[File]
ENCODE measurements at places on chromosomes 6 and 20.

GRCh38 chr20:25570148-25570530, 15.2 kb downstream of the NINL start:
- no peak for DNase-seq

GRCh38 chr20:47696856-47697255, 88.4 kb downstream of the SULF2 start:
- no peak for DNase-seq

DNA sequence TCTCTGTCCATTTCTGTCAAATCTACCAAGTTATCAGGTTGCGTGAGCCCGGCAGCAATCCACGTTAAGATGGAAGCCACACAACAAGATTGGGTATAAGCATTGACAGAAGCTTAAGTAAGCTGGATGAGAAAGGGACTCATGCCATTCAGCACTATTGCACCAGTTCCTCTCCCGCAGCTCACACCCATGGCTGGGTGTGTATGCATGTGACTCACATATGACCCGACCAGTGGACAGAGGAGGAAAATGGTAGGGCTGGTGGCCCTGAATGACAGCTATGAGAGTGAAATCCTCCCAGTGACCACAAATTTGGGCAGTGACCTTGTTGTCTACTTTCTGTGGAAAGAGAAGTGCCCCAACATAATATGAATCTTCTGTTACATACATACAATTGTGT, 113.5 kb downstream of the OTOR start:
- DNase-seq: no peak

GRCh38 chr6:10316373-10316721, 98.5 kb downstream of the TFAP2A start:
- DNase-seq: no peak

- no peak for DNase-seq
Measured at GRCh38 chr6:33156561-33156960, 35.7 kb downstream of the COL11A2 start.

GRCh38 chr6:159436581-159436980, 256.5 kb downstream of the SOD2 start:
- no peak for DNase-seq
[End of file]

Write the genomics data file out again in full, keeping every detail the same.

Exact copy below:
ENCODE measurements at places on chromosomes 6 and 20.

GRCh38 chr20:25570148-25570530, 15.2 kb downstream of the NINL start:
- no peak for DNase-seq

GRCh38 chr20:47696856-47697255, 88.4 kb downstream of the SULF2 start:
- no peak for DNase-seq

DNA sequence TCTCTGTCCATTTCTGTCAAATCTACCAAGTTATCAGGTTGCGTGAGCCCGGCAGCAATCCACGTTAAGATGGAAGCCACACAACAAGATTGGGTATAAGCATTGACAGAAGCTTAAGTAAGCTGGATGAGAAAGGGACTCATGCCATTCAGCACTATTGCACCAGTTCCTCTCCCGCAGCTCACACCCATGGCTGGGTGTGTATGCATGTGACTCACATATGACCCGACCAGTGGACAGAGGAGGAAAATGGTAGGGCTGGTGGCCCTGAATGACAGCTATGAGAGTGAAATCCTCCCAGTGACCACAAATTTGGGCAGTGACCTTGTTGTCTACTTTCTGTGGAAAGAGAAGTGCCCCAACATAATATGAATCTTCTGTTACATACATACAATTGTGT, 113.5 kb downstream of the OTOR start:
- DNase-seq: no peak

GRCh38 chr6:10316373-10316721, 98.5 kb downstream of the TFAP2A start:
- DNase-seq: no peak

- no peak for DNase-seq
Measured at GRCh38 chr6:33156561-33156960, 35.7 kb downstream of the COL11A2 start.

GRCh38 chr6:159436581-159436980, 256.5 kb downstream of the SOD2 start:
- no peak for DNase-seq